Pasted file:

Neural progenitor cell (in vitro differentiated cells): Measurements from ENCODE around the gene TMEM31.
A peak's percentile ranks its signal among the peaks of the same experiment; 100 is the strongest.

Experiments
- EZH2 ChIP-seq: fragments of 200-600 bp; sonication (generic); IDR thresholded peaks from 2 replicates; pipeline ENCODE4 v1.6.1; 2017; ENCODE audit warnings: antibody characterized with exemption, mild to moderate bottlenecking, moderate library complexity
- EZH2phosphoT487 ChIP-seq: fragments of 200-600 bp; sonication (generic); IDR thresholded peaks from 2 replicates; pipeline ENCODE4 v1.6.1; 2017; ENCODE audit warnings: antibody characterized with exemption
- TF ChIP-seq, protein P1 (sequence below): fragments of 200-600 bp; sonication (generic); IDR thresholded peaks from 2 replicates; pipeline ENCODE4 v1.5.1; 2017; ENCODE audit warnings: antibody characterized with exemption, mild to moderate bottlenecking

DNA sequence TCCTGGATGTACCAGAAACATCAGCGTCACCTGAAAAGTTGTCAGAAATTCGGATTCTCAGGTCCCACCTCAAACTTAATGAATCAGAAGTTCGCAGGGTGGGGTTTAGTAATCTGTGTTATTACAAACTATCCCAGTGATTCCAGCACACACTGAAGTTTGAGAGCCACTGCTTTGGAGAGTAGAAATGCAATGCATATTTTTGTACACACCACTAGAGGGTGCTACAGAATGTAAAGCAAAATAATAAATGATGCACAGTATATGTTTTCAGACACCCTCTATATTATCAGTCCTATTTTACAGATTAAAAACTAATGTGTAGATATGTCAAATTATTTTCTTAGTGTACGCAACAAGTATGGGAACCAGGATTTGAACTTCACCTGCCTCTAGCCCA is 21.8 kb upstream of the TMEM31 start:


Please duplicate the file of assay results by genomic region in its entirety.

Neural progenitor cell (in vitro differentiated cells): Measurements from ENCODE around the gene TMEM31.
A peak's percentile ranks its signal among the peaks of the same experiment; 100 is the strongest.

Experiments
- EZH2 ChIP-seq: fragments of 200-600 bp; sonication (generic); IDR thresholded peaks from 2 replicates; pipeline ENCODE4 v1.6.1; 2017; ENCODE audit warnings: antibody characterized with exemption, mild to moderate bottlenecking, moderate library complexity
- EZH2phosphoT487 ChIP-seq: fragments of 200-600 bp; sonication (generic); IDR thresholded peaks from 2 replicates; pipeline ENCODE4 v1.6.1; 2017; ENCODE audit warnings: antibody characterized with exemption
- TF ChIP-seq, protein P1 (sequence below): fragments of 200-600 bp; sonication (generic); IDR thresholded peaks from 2 replicates; pipeline ENCODE4 v1.5.1; 2017; ENCODE audit warnings: antibody characterized with exemption, mild to moderate bottlenecking

DNA sequence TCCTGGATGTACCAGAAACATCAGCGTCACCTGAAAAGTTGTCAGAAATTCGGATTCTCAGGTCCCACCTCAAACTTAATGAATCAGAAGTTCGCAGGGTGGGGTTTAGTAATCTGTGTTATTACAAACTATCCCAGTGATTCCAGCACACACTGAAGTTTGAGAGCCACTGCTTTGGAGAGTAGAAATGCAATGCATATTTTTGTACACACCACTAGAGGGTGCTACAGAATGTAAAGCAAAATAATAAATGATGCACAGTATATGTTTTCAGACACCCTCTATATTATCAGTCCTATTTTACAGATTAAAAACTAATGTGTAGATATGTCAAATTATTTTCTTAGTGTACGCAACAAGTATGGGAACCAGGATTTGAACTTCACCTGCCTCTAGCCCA is 21.8 kb upstream of the TMEM31 start: